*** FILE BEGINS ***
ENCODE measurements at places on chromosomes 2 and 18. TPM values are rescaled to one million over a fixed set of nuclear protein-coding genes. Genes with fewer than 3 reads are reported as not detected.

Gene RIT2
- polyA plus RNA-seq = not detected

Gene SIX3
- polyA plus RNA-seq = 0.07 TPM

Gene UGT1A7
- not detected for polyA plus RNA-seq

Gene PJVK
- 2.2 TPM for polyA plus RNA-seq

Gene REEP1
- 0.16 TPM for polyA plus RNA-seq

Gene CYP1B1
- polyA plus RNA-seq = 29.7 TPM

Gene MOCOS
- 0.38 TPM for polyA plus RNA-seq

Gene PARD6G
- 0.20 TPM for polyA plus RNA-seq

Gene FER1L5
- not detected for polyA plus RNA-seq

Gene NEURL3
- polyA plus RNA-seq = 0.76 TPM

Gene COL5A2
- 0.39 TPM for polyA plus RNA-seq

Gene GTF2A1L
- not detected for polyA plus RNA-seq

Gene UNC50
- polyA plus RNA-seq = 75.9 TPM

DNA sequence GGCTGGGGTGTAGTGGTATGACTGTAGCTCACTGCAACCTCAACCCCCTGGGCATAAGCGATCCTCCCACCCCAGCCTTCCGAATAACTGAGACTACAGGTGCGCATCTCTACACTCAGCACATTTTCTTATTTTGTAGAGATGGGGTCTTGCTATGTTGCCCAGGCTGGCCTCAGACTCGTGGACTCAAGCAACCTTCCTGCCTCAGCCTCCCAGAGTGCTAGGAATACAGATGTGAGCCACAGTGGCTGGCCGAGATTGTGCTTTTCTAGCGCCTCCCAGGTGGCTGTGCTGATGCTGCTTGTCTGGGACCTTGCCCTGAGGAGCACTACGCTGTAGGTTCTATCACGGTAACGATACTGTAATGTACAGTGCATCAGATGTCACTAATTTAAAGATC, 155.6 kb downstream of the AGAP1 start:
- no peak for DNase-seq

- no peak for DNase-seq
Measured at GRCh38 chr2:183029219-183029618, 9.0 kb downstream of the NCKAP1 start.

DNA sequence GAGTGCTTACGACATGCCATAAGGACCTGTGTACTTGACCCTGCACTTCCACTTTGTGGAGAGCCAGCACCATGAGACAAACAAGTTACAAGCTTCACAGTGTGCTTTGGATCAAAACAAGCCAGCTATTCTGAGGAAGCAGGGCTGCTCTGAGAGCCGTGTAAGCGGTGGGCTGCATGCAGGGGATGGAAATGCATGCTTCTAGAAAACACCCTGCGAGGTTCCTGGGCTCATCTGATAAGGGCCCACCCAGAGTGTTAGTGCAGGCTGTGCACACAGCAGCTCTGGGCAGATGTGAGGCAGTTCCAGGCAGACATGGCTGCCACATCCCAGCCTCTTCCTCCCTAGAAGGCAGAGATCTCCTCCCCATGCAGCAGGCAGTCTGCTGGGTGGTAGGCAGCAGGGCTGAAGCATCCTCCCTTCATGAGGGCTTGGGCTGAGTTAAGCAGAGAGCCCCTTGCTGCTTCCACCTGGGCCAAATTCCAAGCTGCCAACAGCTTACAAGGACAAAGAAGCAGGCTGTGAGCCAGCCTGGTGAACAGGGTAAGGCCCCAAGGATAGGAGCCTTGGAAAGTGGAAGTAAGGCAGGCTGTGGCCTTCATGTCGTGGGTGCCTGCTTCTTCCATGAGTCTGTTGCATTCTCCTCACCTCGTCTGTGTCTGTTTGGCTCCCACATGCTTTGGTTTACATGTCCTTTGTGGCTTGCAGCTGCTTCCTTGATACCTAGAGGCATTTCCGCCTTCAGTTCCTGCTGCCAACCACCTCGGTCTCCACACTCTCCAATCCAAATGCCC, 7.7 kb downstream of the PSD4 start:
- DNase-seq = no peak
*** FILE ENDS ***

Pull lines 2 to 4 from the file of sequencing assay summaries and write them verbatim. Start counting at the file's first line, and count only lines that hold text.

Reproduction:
Gene RIT2
- polyA plus RNA-seq = not detected

Gene SIX3